Mesothelioma Patient Stories:
He Wrote the Book on Asbestos Safety
As an electrician's apprentice in the Newport News Navy Shipyard, this safety-minded man noticed that welders wore ponchos lined with asbestos cloth to protect their clothing from welding sparks. He also remembered that asbestos dust was mixed with water so that it could be applied to the bulkheads, or walls, and the officers' quarters as a fire retardant.
After working as an apprentice for four years, he went away to college to study safety engineering and returned to the shipyard as its safety engineer. As a safety official, he learned that asbestos companies had known of the dangers of asbestos since the 1930s and 1940s. He learned that when asbestos dust was inhaled, it could lead to asbestos lung cancer and diseases such as asbestosis and pleural mesothelioma. He also remembered that as an apprentice, no one warned the workers, who installed asbestos insulation, to wear respirators, or of the dangers of the asbestos insulation and fire retardant material.
This background lead this patient to be the first to publish a book about asbestos exposure safety at the Newport News Shipyard. He was responsible for ensuring that the workers were wearing the proper protective respirators and overalls. OSHA (Occupational Safety and Health Administration) had recently created standards for occupational exposure of hazardous materials, including asbestos exposure, and he used this as a model to create the safety manual for the workers who were his responsibility.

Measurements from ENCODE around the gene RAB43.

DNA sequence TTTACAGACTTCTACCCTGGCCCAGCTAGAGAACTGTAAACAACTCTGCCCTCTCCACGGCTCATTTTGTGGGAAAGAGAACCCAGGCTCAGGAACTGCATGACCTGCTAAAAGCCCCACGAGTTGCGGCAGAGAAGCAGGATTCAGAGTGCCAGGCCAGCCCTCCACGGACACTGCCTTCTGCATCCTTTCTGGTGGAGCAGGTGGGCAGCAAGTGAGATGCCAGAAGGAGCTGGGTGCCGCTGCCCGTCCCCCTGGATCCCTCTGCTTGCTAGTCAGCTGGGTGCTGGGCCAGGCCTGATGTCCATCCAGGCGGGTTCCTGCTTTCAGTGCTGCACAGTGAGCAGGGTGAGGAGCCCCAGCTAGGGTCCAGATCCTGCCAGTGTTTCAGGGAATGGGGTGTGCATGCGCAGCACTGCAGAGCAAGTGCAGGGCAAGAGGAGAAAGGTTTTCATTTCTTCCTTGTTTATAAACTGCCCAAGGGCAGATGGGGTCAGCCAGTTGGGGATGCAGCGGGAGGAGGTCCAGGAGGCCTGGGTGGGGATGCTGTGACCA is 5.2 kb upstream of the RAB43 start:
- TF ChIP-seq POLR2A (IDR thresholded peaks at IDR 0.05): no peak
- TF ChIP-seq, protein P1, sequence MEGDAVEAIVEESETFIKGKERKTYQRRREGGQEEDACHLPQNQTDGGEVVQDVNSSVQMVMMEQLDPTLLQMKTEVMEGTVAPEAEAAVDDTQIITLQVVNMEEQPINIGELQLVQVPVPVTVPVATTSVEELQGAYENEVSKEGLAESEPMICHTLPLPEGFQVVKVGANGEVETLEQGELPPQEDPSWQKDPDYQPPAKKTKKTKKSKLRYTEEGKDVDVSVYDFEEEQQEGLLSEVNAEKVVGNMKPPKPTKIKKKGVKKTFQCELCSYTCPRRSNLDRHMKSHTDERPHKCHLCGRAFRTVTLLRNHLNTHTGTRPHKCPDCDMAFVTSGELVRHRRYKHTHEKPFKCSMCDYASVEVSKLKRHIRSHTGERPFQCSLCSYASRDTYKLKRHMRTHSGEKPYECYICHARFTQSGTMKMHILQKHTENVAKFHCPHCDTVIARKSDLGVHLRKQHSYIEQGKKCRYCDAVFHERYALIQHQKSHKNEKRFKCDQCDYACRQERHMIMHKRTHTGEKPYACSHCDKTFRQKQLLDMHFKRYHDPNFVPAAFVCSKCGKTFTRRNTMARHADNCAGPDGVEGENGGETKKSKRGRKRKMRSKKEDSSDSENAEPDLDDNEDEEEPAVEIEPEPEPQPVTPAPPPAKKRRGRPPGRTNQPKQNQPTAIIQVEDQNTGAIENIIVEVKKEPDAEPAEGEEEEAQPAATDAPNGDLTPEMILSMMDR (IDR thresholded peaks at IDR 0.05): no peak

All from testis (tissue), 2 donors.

In an ironic twist of fate, this patient awoke one morning with a pain in his right side, like a hot knife slicing through him. A month later the biopsy showed that he was suffering from malignant pleural mesothelioma. He was furious with the diagnosis because he knew the callous way in which the employers had exposed workers, including him, to asbestos. His mind flashed back to his years as an apprentice when he wore the asbestos ponchos without a second thought, and when he watched as asbestos dust was applied as a fire retardant. He also thought about how he heckled the insulation workers to wear their respirators and to properly remove their coveralls before going home.
Shortly after the diagnosis, he underwent a lengthy operation where surgeons removed his right lung and most of the surrounding tissue. After the surgery, this vibrant man can no longer use his right side and has trouble speaking.
His asbestos safety book may have protected many asbestos workers who followed him, but unfortunately his own book came too late to help protect him.
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[Page updated March 2005]